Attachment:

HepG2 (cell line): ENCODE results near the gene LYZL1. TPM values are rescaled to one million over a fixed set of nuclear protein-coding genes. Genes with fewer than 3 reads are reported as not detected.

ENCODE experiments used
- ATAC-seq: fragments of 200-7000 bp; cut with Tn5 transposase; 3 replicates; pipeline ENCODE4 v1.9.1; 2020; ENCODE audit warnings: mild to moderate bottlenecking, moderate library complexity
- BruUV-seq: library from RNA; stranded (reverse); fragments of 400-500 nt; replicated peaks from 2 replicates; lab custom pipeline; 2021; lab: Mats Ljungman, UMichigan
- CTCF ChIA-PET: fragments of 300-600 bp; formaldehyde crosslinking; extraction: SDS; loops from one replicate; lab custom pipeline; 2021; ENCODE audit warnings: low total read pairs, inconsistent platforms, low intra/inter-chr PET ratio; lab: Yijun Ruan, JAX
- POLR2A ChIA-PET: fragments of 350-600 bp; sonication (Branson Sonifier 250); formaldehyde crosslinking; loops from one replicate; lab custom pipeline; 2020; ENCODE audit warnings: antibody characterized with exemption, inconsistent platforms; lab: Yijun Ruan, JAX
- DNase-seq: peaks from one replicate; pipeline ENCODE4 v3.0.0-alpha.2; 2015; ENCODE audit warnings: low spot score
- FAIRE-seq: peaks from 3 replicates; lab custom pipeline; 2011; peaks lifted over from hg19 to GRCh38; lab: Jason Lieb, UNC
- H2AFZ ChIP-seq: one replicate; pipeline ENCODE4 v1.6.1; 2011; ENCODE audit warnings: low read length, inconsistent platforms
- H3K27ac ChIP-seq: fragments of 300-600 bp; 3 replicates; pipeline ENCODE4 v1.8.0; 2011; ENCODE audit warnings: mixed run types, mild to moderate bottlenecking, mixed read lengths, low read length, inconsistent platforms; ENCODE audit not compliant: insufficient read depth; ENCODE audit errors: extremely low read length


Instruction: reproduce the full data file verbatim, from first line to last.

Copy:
HepG2 (cell line): ENCODE results near the gene LYZL1. TPM values are rescaled to one million over a fixed set of nuclear protein-coding genes. Genes with fewer than 3 reads are reported as not detected.

ENCODE experiments used
- ATAC-seq: fragments of 200-7000 bp; cut with Tn5 transposase; 3 replicates; pipeline ENCODE4 v1.9.1; 2020; ENCODE audit warnings: mild to moderate bottlenecking, moderate library complexity
- BruUV-seq: library from RNA; stranded (reverse); fragments of 400-500 nt; replicated peaks from 2 replicates; lab custom pipeline; 2021; lab: Mats Ljungman, UMichigan
- CTCF ChIA-PET: fragments of 300-600 bp; formaldehyde crosslinking; extraction: SDS; loops from one replicate; lab custom pipeline; 2021; ENCODE audit warnings: low total read pairs, inconsistent platforms, low intra/inter-chr PET ratio; lab: Yijun Ruan, JAX
- POLR2A ChIA-PET: fragments of 350-600 bp; sonication (Branson Sonifier 250); formaldehyde crosslinking; loops from one replicate; lab custom pipeline; 2020; ENCODE audit warnings: antibody characterized with exemption, inconsistent platforms; lab: Yijun Ruan, JAX
- DNase-seq: peaks from one replicate; pipeline ENCODE4 v3.0.0-alpha.2; 2015; ENCODE audit warnings: low spot score
- FAIRE-seq: peaks from 3 replicates; lab custom pipeline; 2011; peaks lifted over from hg19 to GRCh38; lab: Jason Lieb, UNC
- H2AFZ ChIP-seq: one replicate; pipeline ENCODE4 v1.6.1; 2011; ENCODE audit warnings: low read length, inconsistent platforms
- H3K27ac ChIP-seq: fragments of 300-600 bp; 3 replicates; pipeline ENCODE4 v1.8.0; 2011; ENCODE audit warnings: mixed run types, mild to moderate bottlenecking, mixed read lengths, low read length, inconsistent platforms; ENCODE audit not compliant: insufficient read depth; ENCODE audit errors: extremely low read length